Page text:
Optometry's Meeting® |  Optometry's Career Center® |  Ask a Question |  AOA News  
TOA Home
About the TOA| Doctors| Paraoptometrics| Students and Educators
 
Student Center
Students and Educators

Careers in Optometry



Optometry is a dynamic and challenging career that allows you to help people, achieve personal growth, earn community respect, have job flexibility, and reach financial success.

Nature of Work

Over half of the people in the United States wear some type of vision correction - either glasses or contact lenses, and optometrists (also known as OD's) provide the care for the majority of these Americans. As a primary eye care provider, a doctor of optometry examines, diagnoses, treats, and manages diseases and disorders of the visual system.

Optometrists diagnose and manage conditions such as glaucoma, cataracts, retinal disorders, nearsightedness, farsightedness, astigmatism, and presbyopia. OD's prescribe medications to treat eye diseases or eye injuries. They also design and fit glasses, contact lenses, low vision devices, and practice vision therapy to achieve maximum visual performance for patients. As primary eye care providers, OD's are an integral part of the health care team and an entry point into the health care system. Optometrists are skilled in the co-management of surgical care that affects the eye health and vision of their patients and are an excellent source of appropriate referral to other health care professionals.

Career Opportunities

In 1998, there were 38,000 jobs for optometrists in the United States. This number is greater than the number of practicing optometrists in the US-showing the need for OD's in all types of practices and all locations in the United States. The employment of OD's is expected to grow at a steady rate through 2008, in response to the growing vision care needs of the aging baby boomer population. The demand for optometric services will increase as the population of the United States ages. Cataracts, diabetic eye disease, glaucoma, macular degeneration all increase in frequency as patient's age.

Optometrists may work in a variety of different environments, including private practice, multidisciplinary medical practices, hospitals, teaching institutions, research facilities, community health centers, and in the ophthalmic industry. Other optometrists may choose careers in the military, public health, or government health service. According to the American Optometric Associations statistics, two-thirds of all OD's are in private practice. Optometrist may specialize in family practice, pediatrics, geriatrics, vision therapy, contact lenses, hospital care, or eye disease.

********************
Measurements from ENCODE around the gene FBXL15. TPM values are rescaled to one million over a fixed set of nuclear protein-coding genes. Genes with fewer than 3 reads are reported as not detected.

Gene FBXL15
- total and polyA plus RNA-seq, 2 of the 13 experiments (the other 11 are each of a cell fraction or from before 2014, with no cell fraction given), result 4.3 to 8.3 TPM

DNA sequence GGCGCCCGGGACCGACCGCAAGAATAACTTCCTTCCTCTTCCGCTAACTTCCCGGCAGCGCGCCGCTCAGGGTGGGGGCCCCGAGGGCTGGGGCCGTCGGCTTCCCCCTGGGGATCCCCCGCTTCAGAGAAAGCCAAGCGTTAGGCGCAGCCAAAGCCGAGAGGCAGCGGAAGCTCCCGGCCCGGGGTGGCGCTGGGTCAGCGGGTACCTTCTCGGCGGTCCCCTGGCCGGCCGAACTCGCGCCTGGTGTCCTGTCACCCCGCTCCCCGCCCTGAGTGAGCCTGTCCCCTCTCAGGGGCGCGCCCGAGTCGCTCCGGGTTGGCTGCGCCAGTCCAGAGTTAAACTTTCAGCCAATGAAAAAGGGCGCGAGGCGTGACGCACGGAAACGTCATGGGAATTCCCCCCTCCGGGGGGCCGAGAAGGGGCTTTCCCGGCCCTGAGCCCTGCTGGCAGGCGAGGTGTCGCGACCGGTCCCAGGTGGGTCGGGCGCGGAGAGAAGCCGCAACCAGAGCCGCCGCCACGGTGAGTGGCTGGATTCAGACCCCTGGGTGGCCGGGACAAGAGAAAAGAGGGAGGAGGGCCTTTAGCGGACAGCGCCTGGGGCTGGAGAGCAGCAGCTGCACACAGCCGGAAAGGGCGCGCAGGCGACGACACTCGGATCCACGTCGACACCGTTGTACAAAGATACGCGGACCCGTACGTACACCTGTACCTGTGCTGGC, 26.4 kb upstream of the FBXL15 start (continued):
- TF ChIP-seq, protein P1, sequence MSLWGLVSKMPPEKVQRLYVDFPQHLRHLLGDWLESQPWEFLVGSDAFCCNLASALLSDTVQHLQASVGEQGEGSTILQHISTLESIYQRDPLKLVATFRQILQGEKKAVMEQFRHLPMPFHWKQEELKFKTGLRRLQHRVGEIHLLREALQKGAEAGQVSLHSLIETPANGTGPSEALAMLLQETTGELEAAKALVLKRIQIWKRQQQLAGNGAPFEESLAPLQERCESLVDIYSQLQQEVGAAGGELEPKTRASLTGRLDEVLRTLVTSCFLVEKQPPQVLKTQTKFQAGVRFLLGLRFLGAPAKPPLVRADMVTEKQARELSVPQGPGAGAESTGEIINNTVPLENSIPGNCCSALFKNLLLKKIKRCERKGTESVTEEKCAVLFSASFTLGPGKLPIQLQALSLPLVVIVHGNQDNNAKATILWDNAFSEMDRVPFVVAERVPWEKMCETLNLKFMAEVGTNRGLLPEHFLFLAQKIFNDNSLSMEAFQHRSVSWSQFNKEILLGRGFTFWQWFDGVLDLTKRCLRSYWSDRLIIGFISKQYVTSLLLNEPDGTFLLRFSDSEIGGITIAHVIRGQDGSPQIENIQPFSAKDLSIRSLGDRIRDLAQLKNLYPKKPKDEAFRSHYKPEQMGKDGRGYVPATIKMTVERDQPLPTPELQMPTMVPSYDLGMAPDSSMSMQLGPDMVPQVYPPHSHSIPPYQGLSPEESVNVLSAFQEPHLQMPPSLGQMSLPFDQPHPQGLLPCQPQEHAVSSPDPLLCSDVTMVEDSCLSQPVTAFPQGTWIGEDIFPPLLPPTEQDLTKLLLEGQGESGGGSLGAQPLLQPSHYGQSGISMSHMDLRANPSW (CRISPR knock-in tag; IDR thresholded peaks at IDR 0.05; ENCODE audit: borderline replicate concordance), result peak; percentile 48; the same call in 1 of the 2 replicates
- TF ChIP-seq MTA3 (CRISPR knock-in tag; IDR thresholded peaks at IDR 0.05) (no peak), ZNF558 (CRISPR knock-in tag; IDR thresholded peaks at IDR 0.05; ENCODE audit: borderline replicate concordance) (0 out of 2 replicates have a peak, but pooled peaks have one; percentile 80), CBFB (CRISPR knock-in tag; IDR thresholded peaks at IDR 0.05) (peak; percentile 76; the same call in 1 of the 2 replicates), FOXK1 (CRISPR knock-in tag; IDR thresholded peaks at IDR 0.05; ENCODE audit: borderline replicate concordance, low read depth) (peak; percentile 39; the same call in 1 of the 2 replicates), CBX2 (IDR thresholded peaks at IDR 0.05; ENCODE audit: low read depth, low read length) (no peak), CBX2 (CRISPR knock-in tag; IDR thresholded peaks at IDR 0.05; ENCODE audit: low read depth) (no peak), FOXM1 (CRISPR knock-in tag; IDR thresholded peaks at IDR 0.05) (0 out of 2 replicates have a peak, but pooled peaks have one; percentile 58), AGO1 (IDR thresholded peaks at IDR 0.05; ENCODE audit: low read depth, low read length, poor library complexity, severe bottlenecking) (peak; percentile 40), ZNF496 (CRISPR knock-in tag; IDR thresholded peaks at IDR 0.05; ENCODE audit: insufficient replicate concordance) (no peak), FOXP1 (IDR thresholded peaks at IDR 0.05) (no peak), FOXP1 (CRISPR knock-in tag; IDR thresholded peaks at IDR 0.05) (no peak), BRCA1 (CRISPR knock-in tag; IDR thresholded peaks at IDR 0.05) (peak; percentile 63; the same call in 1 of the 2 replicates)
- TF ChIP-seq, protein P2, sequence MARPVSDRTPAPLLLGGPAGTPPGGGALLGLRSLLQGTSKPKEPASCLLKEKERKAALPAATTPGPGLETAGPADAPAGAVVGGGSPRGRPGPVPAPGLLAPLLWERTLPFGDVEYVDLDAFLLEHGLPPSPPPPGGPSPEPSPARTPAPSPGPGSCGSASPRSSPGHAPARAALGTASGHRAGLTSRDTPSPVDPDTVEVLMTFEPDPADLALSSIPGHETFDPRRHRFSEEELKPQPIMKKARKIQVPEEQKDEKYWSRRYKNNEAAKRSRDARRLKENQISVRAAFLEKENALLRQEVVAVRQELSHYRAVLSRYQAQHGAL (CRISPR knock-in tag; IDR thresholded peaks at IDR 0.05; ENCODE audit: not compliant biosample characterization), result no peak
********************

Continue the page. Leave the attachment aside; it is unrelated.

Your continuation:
Education and Training

Optometrists are required to complete a four-year post-graduate program to earn their Doctor of Optometry degree. This four-year program includes classroom and clinical training in geometric, physical, physiological, and ophthalmic optics. The study of ocular disease, ocular pharmacology, ocular anatomy, neuroanatomy, and physiology are also key components in the optometric curriculum. Since OD's are members of the primary health care team, optometric education always includes a thorough study of human anatomy, general pharmacology, pathology, biochemistry, statistics, and epidemiology.

At this time, there are seventeen U.S. colleges of optometry that are accredited by the Council in Optometric Education of the American Optometric Association. After graduation from an accredited optometry school, optometrists must successfully complete national and state board examinations to become licensed to practice.

Pursuing an Optometric Career

Colleges of optometry require an excellent college grade point average, a solid performance on the Optometric Admissions Test, and completion of accredited college courses in basic sciences, mathematics, and psychology. Competition for admission to one of the seventeen schools of optometry is intense with, only the top applicants gaining admission. For more information about one of the optometry colleges in Texas, please contact the University of Houston College of Optometry:

The University of Houston College of Optometry
The University of Houston
Houston, TX 77204-6052
(713) 743-2040
www.opt.uh.edu

Or, the following sites for more optometry career information:

The American Optometric Association
Educational Services
243 N. Lindberg Blvd.
St. Louis, MO 63141-7881
www.aoa.org

Association of Schools and Colleges of Optometry
6110 Executive Blvd. Suite 510
Rockville, MD 20852
www.opted.org